Granada is primarily known for three things: its magnificent Moorish architecture, vibrant nightlife and the tradition of serving free tapas with any drink you order.
In the city, you’ll find numerous bars lining the streets and squares, where you can enjoy a small plate of food alongside your reasonably priced drink. These tapas can range from fried fish, slow-cooked meat and paella, to tortilla de patatas, jamón and croquetas.
The tapas culture in Granada is so significant, and the competition among bars is so intense that they genuinely value your opinion on their tapas. If they notice you’re not eating, they might even offer you something else. With all this generosity, you might wonder how these establishments make any profit!
This lively atmosphere contributes to Granada’s reputation as a city with vibrant nightlife. The city centre, particularly around Calle Pedro Antonio de Alarcón and Calle Elvira, has become a popular destination for partygoers, stag parties and Erasmus students.
The Alhambra, the jewel in the crown
Nevertheless, Granada remains a major tourist attraction. It holds this status because it was the last stronghold of the Moors in southern Spain (finally conquered by Catholic monarchs Ferdinand and Isabella in 1492). The city is filled with remnants of this remarkable Arabic era. The most iconic of all is the Alhambra, an immense fortress dating back to the ninth century.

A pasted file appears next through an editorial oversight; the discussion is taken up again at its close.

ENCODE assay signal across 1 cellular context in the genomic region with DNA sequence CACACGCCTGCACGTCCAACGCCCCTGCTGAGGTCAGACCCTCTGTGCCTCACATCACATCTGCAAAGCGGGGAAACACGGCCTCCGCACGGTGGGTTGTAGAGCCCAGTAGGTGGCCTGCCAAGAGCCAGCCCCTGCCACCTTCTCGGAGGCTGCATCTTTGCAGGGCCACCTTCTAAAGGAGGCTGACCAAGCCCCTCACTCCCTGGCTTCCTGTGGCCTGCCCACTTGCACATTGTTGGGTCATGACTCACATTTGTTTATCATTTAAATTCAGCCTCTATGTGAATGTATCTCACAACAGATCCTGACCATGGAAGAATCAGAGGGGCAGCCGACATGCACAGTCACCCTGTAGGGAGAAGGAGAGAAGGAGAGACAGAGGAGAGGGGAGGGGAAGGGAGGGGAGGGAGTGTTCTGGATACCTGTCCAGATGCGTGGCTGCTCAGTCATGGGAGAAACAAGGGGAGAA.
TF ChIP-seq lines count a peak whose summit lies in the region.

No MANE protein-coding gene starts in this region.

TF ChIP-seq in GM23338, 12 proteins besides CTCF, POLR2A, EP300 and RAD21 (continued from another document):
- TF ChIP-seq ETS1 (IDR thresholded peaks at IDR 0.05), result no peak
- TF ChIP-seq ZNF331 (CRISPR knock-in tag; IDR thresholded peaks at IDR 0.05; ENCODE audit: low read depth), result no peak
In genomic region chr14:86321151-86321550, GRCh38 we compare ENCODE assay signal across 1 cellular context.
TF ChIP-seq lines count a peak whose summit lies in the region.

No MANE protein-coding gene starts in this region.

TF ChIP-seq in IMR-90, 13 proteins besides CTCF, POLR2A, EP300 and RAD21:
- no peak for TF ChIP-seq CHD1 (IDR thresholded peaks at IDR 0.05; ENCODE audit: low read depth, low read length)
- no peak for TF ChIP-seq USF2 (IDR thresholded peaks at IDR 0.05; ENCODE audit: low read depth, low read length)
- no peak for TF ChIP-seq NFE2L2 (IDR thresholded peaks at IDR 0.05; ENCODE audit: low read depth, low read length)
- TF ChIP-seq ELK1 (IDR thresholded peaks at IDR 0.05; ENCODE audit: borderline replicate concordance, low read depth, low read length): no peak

The Alhambra’s austere brick walls create a striking contrast against the lush Darra valley it overlooks and the snow-capped peaks of the Sierra Nevada in the background.
Inside, the architecture is incredibly intricate and adorned, with meticulously landscaped gardens adding an extra touch of beauty. It’s no wonder the Alhambra attracts around three million visitors each year, making it the most visited monument in Spain. If you plan to visit, make sure to book your tickets in advance.
For a panoramic view of the Alhambra from a distance, the old Arabic neighbourhood of Albaicín is an ideal spot. Situated across from the Alhambra, up a steep hill, Albaicín features cobblestone streets and tightly packed whitewashed houses adorned with overflowing red geraniums and terracotta pots.
Just over an hour and a half from Malaga
Thanks to the Avant service (a high-speed, medium-distance train), Granada is easily accessible from Malaga’s María Zambrano station, with a travel time of approximately an hour and a half. Driving takes a similar amount of time.
Daryl is the co-founder of Malaga Guru. He is a copywriter, editor and translator who moved to Malaga a decade ago having first fallen in love with the city on his Erasmus year. After working for many years at local expat newspaper SUR in English, Daryl gained expert knowledge in life from the perspective of foreign residents and decided to co-found this site in 2016.